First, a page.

Kacer's first book for children, The Secret of Gabi's Dresser, is a first-person fictionalized account of Kacer's mother's escape from the Nazis in Slovakia during World War II. Starting in 1940, the story traces the encroaching Nazification of the country that would later become the Czech Republic, where ten-year-old Gabi and her family face increasing restrictions on their freedoms. In 1943, when the Nazis come to take her away, thirteen-year-old Gabi hides in a dresser while her mother manages to distract the soldiers from the hiding place, saving her daughter's life so that they both can go into hiding until the end of the war. Although Kacer's use of a child-narrator makes her rendering of some aspects of the story awkward, according to Canadian Children's Literature critic Marjorie Gann, the story itself is undeniably "gripping," the critic allowed. Writing in Quill & Quire, Patty Lawlor found more to like, writing that Kacer successfully renders "a reader-friendly, simply-told story about a Jewish girl during the Second World War." Lawlor also recommended the book for children not yet ready for Anne Frank's diary.

Kacer followed The Secret of Gabi's Dresser with Clara's War, offering readers another view of the Holocaust and the effect the Nazi plan for the Jews had on a family in Czechoslovakia. As before, Kacer draws upon historical events for the basis of her fictional story. In Clara's War, thirteen-year-old Clara is a less-fortunate girl than Gabi for she and her family have been captured by the Nazis and transported to Theresienstadt, a concentration camp that acts as a way-station before the final destination of Auschwitz. There, amazingly, a children's opera was secretly staged and performed fifty times between 1943 and liberation in 1945, according to Jeffrey Canton in Quill & Quire. Thus, along with the terror and suffering that are part of every day life for young Clara, there is also schoolwork, growing friendships, and participation in an artistic endeavor. While the novel is explicit about the horrors of camp life, Kacer's focus on this artistic venture transforms her novel into "a story of hope, courage, and humanity in the face of overwhelming suffering and adversity," Canton asserted. Lynne Remick also commented favorably on the novel in Kliatt, noting that Kacer's inclusion of historical photographs and information about child survivors of the death camp at the book's end. As a collection of experiences representing those of camp survivors, Clara's "story offers enlightenment and still allows the reader to grasp some hope for humanity and its future," Remick concluded.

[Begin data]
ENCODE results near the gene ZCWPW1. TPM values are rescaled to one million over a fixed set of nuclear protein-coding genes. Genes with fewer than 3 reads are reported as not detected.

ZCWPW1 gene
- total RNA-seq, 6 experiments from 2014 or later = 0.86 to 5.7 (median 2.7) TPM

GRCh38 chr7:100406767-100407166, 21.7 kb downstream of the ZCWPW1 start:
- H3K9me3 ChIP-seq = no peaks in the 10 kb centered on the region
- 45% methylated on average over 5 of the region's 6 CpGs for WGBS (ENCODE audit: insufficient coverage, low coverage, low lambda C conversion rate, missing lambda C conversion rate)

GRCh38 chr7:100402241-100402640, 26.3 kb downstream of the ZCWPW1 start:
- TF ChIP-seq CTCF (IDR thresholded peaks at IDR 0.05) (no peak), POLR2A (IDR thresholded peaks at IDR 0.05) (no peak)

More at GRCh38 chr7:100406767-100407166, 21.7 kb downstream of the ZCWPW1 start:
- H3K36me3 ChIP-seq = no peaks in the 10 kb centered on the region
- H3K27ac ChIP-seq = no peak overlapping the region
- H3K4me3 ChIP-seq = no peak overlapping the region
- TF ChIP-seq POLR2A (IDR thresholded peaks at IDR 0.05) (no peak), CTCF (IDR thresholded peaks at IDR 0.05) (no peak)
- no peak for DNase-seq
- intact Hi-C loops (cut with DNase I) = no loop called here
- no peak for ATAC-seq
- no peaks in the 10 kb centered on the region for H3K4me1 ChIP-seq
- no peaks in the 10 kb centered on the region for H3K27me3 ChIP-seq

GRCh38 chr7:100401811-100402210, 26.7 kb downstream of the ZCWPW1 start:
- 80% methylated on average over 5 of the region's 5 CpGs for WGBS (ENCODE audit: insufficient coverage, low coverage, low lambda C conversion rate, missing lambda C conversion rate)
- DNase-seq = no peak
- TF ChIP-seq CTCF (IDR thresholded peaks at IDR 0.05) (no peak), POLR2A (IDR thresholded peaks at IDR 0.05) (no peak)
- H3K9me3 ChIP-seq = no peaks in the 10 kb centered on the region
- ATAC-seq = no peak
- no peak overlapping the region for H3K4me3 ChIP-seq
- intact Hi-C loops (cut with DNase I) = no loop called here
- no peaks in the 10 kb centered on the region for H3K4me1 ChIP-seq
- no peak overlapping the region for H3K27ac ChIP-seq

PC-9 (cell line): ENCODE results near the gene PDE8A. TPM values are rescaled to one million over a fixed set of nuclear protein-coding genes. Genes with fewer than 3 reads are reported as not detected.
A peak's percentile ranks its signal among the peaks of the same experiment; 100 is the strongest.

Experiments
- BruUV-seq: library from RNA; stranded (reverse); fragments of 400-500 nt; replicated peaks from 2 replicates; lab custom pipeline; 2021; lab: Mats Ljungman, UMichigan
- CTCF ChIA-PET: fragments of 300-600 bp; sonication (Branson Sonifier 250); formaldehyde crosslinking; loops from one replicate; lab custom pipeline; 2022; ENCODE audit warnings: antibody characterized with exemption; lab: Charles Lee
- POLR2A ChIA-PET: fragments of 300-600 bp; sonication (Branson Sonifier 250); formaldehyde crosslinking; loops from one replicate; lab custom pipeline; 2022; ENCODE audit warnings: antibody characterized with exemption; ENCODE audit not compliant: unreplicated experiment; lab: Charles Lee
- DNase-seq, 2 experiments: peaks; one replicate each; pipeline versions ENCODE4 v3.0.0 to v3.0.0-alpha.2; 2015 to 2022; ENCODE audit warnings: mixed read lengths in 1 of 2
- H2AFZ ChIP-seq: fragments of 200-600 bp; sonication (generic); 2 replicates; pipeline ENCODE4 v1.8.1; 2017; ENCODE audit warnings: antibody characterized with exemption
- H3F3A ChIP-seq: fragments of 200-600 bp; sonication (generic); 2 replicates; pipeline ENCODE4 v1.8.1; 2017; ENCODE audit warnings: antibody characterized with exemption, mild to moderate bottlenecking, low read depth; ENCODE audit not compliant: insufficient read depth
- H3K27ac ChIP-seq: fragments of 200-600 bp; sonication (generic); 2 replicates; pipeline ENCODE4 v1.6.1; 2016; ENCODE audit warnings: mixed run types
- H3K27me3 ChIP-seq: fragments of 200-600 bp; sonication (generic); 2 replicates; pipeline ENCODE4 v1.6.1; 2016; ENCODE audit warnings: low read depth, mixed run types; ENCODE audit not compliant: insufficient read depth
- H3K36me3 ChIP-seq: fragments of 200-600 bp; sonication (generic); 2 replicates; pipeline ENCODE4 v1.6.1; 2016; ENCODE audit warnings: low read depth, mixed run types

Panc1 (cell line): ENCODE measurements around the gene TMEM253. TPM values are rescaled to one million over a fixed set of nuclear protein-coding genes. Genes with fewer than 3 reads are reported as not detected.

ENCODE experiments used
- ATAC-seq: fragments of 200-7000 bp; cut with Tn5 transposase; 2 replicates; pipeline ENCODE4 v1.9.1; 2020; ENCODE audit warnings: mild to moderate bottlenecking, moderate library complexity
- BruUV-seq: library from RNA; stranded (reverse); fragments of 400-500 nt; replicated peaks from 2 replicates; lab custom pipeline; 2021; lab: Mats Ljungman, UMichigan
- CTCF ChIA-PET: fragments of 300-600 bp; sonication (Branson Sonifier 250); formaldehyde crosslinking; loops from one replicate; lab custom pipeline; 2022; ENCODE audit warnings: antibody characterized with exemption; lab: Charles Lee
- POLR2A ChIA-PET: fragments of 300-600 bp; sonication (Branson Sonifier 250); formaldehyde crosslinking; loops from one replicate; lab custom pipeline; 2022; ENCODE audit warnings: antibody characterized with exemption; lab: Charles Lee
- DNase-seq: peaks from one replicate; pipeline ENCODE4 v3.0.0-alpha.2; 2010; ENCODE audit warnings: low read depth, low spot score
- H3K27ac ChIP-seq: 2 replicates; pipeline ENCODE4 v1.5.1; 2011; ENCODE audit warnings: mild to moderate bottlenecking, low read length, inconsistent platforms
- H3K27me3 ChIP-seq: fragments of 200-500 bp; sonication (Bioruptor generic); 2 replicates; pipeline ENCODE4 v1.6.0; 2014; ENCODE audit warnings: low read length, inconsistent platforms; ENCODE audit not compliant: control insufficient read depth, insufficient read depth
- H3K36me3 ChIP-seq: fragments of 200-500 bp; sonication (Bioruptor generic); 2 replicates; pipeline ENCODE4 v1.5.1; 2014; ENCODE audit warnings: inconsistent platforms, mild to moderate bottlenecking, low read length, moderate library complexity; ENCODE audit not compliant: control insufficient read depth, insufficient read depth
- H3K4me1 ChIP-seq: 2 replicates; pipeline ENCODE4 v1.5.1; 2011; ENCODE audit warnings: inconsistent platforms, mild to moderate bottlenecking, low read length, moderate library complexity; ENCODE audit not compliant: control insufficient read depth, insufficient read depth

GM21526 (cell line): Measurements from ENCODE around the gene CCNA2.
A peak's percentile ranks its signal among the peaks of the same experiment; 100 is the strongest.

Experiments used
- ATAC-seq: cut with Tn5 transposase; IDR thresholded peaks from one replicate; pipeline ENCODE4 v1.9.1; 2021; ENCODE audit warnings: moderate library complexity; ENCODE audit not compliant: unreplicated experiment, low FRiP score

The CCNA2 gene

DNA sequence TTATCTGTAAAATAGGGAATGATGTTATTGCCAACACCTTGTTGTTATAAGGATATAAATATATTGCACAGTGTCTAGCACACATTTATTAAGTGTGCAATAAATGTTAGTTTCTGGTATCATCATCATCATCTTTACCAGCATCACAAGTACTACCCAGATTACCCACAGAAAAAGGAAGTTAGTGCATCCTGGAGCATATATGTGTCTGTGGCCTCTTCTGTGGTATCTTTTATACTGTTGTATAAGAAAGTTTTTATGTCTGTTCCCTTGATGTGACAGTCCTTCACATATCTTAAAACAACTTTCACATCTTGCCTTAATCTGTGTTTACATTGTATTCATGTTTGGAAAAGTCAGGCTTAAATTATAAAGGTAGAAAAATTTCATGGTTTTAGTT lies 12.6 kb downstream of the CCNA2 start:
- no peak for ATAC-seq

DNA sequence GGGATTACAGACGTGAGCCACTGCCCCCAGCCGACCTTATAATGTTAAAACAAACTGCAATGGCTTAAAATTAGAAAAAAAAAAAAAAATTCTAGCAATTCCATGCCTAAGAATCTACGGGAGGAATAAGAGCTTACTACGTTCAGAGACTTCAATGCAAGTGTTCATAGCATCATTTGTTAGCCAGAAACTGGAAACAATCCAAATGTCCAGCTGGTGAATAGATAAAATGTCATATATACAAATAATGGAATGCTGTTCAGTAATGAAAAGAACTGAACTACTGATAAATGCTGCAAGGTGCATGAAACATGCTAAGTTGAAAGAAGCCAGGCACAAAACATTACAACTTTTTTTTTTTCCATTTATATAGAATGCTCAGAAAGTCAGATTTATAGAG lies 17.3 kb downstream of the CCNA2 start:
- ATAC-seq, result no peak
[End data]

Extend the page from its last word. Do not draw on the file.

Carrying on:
In The Night Spies, a second work based on the wartime experiences of Kacer's mother, fourteen-year-old Gabi finds shelter in the barn of a kindly Czech farmer. Gabi is joined by her cousin, Max, whose parents were killed by Nazi soldiers and who has endured a long hike to locate the rest of his family. Tired of the cramped, dirty conditions in the barn and feeling isolated and restless, the youngsters sneak out after dark and assist a group of partisans by acting as scouts and spying on the Nazis. According to School Library Journal contributor Renee Steinberg, "there is appeal in Kacer's oft-exciting story and its focused depiction of the drudgery and risks faced by the Jews" and anyone who helped them. In Booklist Hazel Rochman noted that Kacer writes without sentiment, describing The Night Spies, as "upbeat; it is also realistic about the horror that haunts the survivors."